What does it take to create Indian content for the world? Filmmaker pair Pan Nalin and Gaurav Dhingra spill the secret
Pan Nalin — the versatile brain behind Wagale Ki Duniya — meets us at the Versova office he shares with co-founder of Jungle Book Entertainment, Gaurav Dhingra. Their first venture, was the 2013 documentary Faith Connections inspired by the Maha Kumbh Mela held in Allahabad.
In 2014, they joined hands with Canadian producer Fred Fuchs for the television series, Greeks, which follows the 326 BC Indian invasion of Alexander. Still under development, the budget for season one is around $30-40 million. For now, however, Nalin and Dhingra are excited about a project closer home — their first full-length Bollywood film, Angry Indian Goddesses, which will premiere at TIFF in 12 days. Excerpts from an interview:
Gaurav Dhingra and Pan Nalin started Jungle Entertainment in 2013. Pic/Pradeep Dhivar
Q. How did your paths cross?
Dhingra: Having worked in the production department for Rang De Basanti and as line producer for Delhi 6, I met Pan in 2006 on the sets of The Valley of Flowers, where I was production manager. After the film, we went our separate ways only to reconnect again. That is when we realised that we have similar visions when it comes to filmmaking.
Q. What’s keeping you busy?
Dhingra: We are working on Beyond the Known World, a film co-produced by the New Zealand High Commission; an English TV series with Fuchs based on Alexander the Great’s India invasion. And, among other things, we have developed content for Saadat Hasan Manto’s Toba Tek Singh and an Indo-Chinese martial arts film.
Q. Why choose television?
Nalin: The production quality of television in the UK and US is far better than even Hollywood films. Many mainstream scriptwriters are writing for television as it gives them more scope. Also, people are looking towards the East for stories and there are hardly any tales from India in the market. We pitched a few ideas and Greeks got selected. It is a fictional account based on real incidents. We have done a lot of research to make sure that the content is not just good, but great.
Q. Speaking of content, was it tricky filming Faith Connections, considering the Kumbh Mela is well documented?
Nalin: (laughs) The Kumbh is not just about a mass gathering, the holy dip, and the abundant photo-ops. It is about real stories of real people — all bound by faith...religious or otherwise. From a mother who has lost her child in true ’80s Bollywood style, to a pant-shirt baba, to a 10-year-old who either wants to become a sadhu or join the mafia, the characters we found intrigued us to no end. Eventually, I had to call in more crew and equipment. We just wanted to tell the stories of a few people we found interesting.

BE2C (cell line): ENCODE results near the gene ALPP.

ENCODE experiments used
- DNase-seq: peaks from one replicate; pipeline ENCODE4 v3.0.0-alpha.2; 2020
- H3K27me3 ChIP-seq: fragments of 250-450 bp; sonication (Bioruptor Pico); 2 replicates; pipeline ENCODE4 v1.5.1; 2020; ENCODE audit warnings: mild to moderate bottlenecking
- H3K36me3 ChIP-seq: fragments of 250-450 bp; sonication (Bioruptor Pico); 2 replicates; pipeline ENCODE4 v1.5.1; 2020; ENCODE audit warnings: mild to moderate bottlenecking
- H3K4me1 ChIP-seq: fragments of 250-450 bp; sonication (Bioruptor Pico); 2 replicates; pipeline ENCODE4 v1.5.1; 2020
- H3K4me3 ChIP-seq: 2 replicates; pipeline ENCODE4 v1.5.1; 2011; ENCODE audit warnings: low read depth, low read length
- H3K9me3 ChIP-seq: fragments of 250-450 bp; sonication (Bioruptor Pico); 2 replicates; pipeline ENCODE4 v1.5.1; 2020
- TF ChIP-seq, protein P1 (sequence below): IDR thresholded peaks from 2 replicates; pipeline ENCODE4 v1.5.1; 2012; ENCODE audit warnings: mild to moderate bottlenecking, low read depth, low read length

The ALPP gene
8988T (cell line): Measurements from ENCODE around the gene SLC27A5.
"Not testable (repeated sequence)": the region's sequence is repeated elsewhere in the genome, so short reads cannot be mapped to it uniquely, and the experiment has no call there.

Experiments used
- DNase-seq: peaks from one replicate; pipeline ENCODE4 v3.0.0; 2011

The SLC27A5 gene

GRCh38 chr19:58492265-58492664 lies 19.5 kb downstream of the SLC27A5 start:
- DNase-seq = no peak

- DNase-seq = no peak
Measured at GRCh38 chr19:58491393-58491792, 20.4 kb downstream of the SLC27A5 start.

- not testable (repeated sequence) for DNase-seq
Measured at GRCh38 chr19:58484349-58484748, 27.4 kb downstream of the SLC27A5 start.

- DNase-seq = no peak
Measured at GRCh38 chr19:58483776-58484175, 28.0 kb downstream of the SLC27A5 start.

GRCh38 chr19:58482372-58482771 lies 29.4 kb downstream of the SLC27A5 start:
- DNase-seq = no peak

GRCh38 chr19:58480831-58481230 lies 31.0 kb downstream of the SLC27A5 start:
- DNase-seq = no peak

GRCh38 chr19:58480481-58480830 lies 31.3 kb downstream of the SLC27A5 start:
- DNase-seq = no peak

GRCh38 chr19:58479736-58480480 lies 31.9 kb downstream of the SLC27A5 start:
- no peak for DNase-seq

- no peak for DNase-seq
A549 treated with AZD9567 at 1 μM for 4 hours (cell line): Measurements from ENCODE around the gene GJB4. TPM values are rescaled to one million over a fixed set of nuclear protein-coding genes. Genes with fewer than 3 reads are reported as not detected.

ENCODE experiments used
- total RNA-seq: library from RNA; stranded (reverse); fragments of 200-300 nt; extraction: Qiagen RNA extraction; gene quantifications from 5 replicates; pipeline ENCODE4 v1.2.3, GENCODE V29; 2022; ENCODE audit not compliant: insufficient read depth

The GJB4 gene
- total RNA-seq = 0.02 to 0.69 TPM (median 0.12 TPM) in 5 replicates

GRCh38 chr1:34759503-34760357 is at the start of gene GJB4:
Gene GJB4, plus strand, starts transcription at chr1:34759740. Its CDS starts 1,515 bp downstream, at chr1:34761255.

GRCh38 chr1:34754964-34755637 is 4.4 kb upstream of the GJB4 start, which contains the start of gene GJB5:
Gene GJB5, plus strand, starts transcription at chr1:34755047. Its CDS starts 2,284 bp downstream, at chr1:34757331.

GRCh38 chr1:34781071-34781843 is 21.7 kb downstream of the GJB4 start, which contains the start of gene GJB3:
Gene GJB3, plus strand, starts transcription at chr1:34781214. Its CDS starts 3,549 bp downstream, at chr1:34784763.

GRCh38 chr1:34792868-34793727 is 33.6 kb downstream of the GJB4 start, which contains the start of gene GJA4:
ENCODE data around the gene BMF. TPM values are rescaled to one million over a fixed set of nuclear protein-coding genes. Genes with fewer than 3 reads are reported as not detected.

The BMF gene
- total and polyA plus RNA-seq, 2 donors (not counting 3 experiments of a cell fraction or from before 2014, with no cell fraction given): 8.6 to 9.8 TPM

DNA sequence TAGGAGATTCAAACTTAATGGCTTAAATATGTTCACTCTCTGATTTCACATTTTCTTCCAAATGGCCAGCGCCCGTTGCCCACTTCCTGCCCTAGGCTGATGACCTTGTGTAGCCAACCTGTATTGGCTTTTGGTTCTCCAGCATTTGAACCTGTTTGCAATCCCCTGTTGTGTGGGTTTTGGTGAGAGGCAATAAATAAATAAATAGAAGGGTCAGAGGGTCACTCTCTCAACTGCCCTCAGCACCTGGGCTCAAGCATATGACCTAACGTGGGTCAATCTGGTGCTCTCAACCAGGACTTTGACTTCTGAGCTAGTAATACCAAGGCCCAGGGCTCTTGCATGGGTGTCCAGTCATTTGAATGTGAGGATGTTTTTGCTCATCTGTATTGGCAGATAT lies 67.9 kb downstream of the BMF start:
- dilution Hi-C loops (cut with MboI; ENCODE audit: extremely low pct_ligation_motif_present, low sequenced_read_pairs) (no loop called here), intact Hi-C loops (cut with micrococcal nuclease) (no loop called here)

Q. How did you manage to hold on to your camera?
Nalin: There were police and security guards at every inch. But, they had areas earmarked for the media and that caused us some problem, as we wanted to shoot certain people and not politicians taking holy dips. In order to roam around freely with our equipment, we had to convince authorities of our purpose and get relevant permissions. We had eight people in three separate teams following the characters we thought would have a story, and we’d often lose them in the crowd.
Gaurav: Even the basic amenities, which for us included battery chargers for our cameras, were hard to find. We had to keep local ‘runners’ who would run back and forth from where we were shooting to a place where we had kept a generator to get the batteries charged.
Q. What prompted Angry Indian Goddesses?
Dhingra: Women-centric stories are seldom told in the right manner. Even today, a film is called Mardaani...as in ‘like a man’. In Gulab Gang, women kick and fight like men. Why can’t women be women and still have their own film? We wanted to make a film where they are in their own space. Our girls are no Jhansi Ki Ranis, just girls…albeit a bit angry.
Nalin: While auditioning, we realised that women can be b**chy about one another, and yet stick together like glue. Their ‘buddyness’ is different from the let’s-forget-the-world-and-have-beer friendship that guys share.
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